Ready Player Me Avatars in Second Life and OpenSim (Onigiri)

PBR Viewers - glTF materials Bulk UploadUpdate August 2023: A big advantage of new PBR Viewers is that the Ready Player Me .gltf file can be used to load all the PBR materials, their properties and constituent textures in one bulk upload. Use Build -> Upload -> Materials and select the avatar .gltf and then use the drop down menu to select the “Bulk Upload All” option.

This blog post describes a process to take Ready Player Me ( avatars via Blender and the Onigiri add-on to use in Second Life and OpenSim. Onigiri is a fork of the GPLv3 licenced Bento Buddy around version (2-Feb-2022) with some assets replaced. Onigiri is a type of Japanese rice ball (see Wikipedia).

Prepare the Resources

  1. Obtain and install Blender (
  2. Obtain Onigiri ( Only the Blender add-on install ZIP file is required, the rest is source code only used to build the add-on. Get it via Install it as a Blender add-on via Edit -> Preferences -> Add-ons.
  3. Some data files used by Onigiri may be needed to make the conversion process easier.
    1. Go to the Onigiri “data” directory which is usually located at something like
      C:\Users\…\AppData\Roaming\Blender Foundation\Blender\…\scripts\addons\Onigiri\data
      This location can be overwritten when you update Onigiri so save a copy of the changes/additions mentioned below for future use.
    2. Observe that the readyplayerme.onim is 3KB (in Onigiri 3.5b). Copy mixamo_no_prefix.onim (29KB) to readyplayerme.onim instead as that gives a better conversion. Ready Player Me avatars have a Mixamo compatible skeleton/armature.
    3. Ready Player Me avatars can be downloaded in a “T-Pose” which is a good basis for the conversion but also splaying the fingers on the hands works better. From download ReadyPlayerMe-T-Pose-Splayed-Hands-Only.bpl and also put it in …\addons\Onigiri\data.
  4. Ensure you have a Ready Player Me avatar to download via

Workflow for Conversion

  • Obtain Ready Player Me avatar .glb URL.
  • Download avatar URL with ?textureAtlas=none&textureSizeLimit=1024&textureFormat=png&pose=T on the end.
    • Smaller clothing textures can be obtained in the .glb download by using textureSizeLimit=512 or leaving it out (usually means 512).
    • You can get the “Full” .glb download which includes all “morphTargets” for facial and mouth animation (unused in this conversion process) by using
    • Smaller clothing textures can be obtained in the .glb download by using textureSizeLimit=512 or leaving it out (usually means 512).
    • The default of &lod=0 is used. You can alternatively get reduced triangle mesh avatars via &lod=1 or &lod=2.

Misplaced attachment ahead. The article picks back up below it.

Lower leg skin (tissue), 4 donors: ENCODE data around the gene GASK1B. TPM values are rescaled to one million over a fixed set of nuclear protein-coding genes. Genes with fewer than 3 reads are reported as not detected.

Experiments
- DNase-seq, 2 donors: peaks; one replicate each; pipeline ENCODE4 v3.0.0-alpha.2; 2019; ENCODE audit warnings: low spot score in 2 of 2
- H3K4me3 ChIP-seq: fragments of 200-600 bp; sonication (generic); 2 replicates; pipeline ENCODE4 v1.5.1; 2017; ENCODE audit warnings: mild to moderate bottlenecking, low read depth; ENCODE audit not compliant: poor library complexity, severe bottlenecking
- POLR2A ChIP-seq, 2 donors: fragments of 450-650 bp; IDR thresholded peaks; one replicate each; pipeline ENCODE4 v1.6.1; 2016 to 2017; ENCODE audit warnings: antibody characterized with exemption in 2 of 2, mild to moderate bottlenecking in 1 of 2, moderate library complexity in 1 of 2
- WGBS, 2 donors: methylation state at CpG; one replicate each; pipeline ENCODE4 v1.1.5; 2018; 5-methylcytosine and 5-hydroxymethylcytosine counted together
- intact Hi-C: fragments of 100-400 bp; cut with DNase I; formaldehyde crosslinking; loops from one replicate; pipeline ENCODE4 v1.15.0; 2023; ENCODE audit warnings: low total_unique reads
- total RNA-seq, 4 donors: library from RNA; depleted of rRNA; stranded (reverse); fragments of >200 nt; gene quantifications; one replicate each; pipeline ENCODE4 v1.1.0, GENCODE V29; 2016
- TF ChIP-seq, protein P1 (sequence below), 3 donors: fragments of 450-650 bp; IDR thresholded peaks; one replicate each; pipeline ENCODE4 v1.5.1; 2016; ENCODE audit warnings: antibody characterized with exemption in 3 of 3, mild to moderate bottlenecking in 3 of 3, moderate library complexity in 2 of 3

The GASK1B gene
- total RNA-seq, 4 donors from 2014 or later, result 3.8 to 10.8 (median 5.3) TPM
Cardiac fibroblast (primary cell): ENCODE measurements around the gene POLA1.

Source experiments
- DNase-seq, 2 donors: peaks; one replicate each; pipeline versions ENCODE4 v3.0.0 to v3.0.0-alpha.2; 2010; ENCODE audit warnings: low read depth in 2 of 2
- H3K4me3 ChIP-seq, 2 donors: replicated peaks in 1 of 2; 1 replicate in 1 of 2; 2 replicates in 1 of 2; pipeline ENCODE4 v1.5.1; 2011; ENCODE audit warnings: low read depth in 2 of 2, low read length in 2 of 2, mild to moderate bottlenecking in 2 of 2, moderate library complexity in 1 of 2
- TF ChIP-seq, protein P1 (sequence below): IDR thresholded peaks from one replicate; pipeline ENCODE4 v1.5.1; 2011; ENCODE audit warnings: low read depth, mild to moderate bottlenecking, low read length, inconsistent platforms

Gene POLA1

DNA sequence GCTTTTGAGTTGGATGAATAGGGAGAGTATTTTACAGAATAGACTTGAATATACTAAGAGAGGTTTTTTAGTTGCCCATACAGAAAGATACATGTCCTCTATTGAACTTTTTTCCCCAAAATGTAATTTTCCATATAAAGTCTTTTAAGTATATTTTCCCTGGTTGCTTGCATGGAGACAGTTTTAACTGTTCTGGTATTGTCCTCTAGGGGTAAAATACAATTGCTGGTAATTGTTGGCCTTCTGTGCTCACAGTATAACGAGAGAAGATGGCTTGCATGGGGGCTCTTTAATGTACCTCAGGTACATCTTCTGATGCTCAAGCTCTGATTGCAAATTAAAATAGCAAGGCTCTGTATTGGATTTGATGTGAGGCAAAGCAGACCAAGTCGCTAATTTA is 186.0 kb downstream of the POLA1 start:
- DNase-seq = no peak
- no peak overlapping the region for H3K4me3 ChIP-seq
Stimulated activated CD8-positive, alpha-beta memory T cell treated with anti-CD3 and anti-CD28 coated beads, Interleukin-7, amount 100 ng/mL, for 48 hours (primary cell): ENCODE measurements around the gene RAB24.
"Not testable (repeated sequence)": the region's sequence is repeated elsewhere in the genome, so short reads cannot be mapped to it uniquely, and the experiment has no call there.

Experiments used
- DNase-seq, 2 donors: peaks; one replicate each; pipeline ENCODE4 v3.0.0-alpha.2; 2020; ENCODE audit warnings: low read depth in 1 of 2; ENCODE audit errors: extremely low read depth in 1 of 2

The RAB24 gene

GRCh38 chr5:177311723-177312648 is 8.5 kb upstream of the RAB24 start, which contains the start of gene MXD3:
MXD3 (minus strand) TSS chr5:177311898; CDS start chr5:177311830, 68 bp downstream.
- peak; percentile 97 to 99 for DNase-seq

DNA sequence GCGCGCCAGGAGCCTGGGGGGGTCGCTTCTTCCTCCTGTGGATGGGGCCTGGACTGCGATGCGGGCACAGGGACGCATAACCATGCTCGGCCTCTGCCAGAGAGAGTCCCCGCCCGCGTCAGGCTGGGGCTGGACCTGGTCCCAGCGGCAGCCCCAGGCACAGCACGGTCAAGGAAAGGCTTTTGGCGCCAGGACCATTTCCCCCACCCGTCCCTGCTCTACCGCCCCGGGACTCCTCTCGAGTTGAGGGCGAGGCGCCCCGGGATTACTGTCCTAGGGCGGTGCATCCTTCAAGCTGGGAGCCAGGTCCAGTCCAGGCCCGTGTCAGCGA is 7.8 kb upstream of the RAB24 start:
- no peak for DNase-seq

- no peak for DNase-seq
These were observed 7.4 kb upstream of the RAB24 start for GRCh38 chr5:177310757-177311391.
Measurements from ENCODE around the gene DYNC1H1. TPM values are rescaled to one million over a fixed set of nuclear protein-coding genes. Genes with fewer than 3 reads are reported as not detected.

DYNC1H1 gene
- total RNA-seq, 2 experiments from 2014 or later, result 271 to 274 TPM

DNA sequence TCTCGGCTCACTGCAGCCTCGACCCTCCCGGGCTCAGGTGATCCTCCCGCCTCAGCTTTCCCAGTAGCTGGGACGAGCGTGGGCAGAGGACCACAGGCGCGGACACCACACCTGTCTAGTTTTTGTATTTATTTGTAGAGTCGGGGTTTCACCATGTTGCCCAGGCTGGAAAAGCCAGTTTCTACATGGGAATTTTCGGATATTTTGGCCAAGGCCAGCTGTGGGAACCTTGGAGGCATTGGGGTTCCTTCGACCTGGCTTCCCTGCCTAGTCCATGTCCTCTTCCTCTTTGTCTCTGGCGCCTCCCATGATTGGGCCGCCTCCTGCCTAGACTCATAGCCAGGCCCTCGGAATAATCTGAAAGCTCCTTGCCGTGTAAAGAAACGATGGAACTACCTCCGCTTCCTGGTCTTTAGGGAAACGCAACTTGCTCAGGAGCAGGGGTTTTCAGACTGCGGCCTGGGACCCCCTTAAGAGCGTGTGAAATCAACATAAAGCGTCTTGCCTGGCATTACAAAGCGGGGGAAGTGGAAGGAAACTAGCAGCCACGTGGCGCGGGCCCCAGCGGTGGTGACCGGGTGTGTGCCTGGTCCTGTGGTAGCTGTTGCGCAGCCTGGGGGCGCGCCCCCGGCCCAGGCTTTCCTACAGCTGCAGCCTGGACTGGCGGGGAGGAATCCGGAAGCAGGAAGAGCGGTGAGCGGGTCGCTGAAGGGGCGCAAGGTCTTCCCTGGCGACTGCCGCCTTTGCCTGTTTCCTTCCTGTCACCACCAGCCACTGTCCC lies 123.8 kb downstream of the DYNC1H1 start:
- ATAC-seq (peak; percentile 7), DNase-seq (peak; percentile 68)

• You can get smaller compressed textures with &textureFormat=jpeg.
  • Start Blender and delete any initial content (e.g. cube), the default camera and light.
  • Import .glb to Blender and check avatar is in T-Pose.
  • Extract all the textures. One quick way to do that is to save the project as a .blend file first, then go to File -> External Data -> Unpack Resources and select “Use files in current directory (create when necessary)”.

Set Finger Pose to Second Life/OpenSim Splayed Fingers

The Ready Player Me T-Pose has the fingers in a line. Second Life and OpenSim T-Pose rest pose has the fingers widely splayed. This can be fixed by applying the finger splaying mentioned earlier which is limited to the fingers and thumbs of the avatar.

  • Location of the Apply Pose ButtonUse Onigiri’s Animation -> Enable the Pose Library and then load the ReadyPlayerMe-T-Pose-Splayed-Hands-Only.bpl pose library file and applying the pose to the avatar (note to make the Pose Apply button to be active you might have to click off the Armature in the Blender Outliner and and back on it).

Onigiri Posing Library

Convert Avatar Rig/Armature for Second Life/OpenSim

Onigiri Load Map - Convert - Project Full Rig - Export

  • Under Onigiri’s Character Converter, load the readyplayerme.onim map and click Convert
  • Use Onigiri to export for Second Life/OpenSim (select all three options including Project Full Rig).
  • Import the Collada (.dae) file produced to Second Life/OpenSim. Name the mesh something sensible. Set the Lowest Level of Detail to 0. Select Physics as “Lowest”. In Rigging tick both “Include Skin Weights” and “Include Joint Positions”. If you leave out Include joint positions, the avatar may look spindly.

Prepare the Avatar within Second Life/OpenSim

  • Attach the uploaded mesh avatar (e.g. to Avatar Center)
  • Change the Description field of the avatar mesh to include the licence information:
    CC BY-NC 4.0
  • As with any mesh avatar in Second Life or OpenSim, you will need to add an “Alpha Mask” to make sure the underlying standard avatar does not show through the mesh. This should make all parts transparent (Lower, Upper, Head, Eyes and Hair)

Texture the Avatar in Second Life or OpenSim

  • Texture the mesh faces using the Diffuse textures and Normal Maps (for bumpiness). The shininess/metallic textures don’t work well and may be omitted

Texture with diffuse textures and add bumpiness “normal” textures to the mesh inworld. You probably don’t want to use (yet) the Metallic/Roughness/Shininess (PBR) where that is provided for some faces as they can be a bit too glossy. Though Physics Based Rendering (PBR) is under development for Second Life, so you may wish to keep the textures to hand.

To texture the teeth you may need to Disable the Camera Constraints (Preferences -> Advanced) to be able to swing the camera inside the mesh head to select that mesh part.

The hair colour is a simple coloured image. You can alternatively change the hair colour using the “Blank” texture and setting a colour.

Avatar .glb files that are downloaded may have a single face with three textures that represent the texture (diffuse), normal map and metallic/shininess (PBR), or maybe have multiple faces for hair, face, skin, top and bottom. The single face format does not allow hiding of the hair, glasses, etc for in world customisation as described below.

Optimising and Re-using Textures

If multiple Ready Player Me avatars share the same face, eyes, teeth body, hair and perhaps items such as glasses. The diffuse and normal map textures for these can be reused rather than uploading and using a new asset each time. This will save upload fees, but also allow for texture sharing or reuse for efficiency. The different textures for the outfit top, bottom, dress and/or footwear can then be used with these shared elements. The skin and hair colour textures can also be replaced by the standard blank texture and coloured to match to further save on the use of different textures.